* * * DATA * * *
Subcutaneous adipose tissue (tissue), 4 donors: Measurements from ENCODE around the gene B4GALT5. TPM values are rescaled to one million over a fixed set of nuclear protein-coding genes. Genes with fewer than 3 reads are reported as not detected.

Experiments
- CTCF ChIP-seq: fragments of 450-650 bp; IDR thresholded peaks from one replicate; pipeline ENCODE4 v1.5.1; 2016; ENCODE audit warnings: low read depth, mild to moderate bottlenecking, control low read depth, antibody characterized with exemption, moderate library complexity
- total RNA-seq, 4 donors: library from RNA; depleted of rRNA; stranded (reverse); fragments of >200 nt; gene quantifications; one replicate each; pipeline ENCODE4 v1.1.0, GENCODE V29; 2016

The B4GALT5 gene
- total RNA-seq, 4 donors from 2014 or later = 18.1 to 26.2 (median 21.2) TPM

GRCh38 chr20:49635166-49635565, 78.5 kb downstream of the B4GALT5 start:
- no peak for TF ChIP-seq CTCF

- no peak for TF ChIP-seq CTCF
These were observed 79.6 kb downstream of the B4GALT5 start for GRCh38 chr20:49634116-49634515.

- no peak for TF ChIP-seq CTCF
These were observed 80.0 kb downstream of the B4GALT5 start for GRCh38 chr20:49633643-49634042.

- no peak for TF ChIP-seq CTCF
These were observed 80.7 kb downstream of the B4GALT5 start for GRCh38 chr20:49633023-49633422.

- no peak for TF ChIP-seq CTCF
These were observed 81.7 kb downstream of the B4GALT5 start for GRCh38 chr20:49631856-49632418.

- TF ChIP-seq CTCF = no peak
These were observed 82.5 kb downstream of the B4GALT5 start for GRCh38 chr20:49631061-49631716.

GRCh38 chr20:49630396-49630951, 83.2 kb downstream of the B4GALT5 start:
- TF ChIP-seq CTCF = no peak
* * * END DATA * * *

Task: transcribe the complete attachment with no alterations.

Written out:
Subcutaneous adipose tissue (tissue), 4 donors: Measurements from ENCODE around the gene B4GALT5. TPM values are rescaled to one million over a fixed set of nuclear protein-coding genes. Genes with fewer than 3 reads are reported as not detected.

Experiments
- CTCF ChIP-seq: fragments of 450-650 bp; IDR thresholded peaks from one replicate; pipeline ENCODE4 v1.5.1; 2016; ENCODE audit warnings: low read depth, mild to moderate bottlenecking, control low read depth, antibody characterized with exemption, moderate library complexity
- total RNA-seq, 4 donors: library from RNA; depleted of rRNA; stranded (reverse); fragments of >200 nt; gene quantifications; one replicate each; pipeline ENCODE4 v1.1.0, GENCODE V29; 2016

The B4GALT5 gene
- total RNA-seq, 4 donors from 2014 or later = 18.1 to 26.2 (median 21.2) TPM

GRCh38 chr20:49635166-49635565, 78.5 kb downstream of the B4GALT5 start:
- no peak for TF ChIP-seq CTCF

- no peak for TF ChIP-seq CTCF
These were observed 79.6 kb downstream of the B4GALT5 start for GRCh38 chr20:49634116-49634515.

- no peak for TF ChIP-seq CTCF
These were observed 80.0 kb downstream of the B4GALT5 start for GRCh38 chr20:49633643-49634042.

- no peak for TF ChIP-seq CTCF
These were observed 80.7 kb downstream of the B4GALT5 start for GRCh38 chr20:49633023-49633422.

- no peak for TF ChIP-seq CTCF
These were observed 81.7 kb downstream of the B4GALT5 start for GRCh38 chr20:49631856-49632418.

- TF ChIP-seq CTCF = no peak
These were observed 82.5 kb downstream of the B4GALT5 start for GRCh38 chr20:49631061-49631716.

GRCh38 chr20:49630396-49630951, 83.2 kb downstream of the B4GALT5 start:
- TF ChIP-seq CTCF = no peak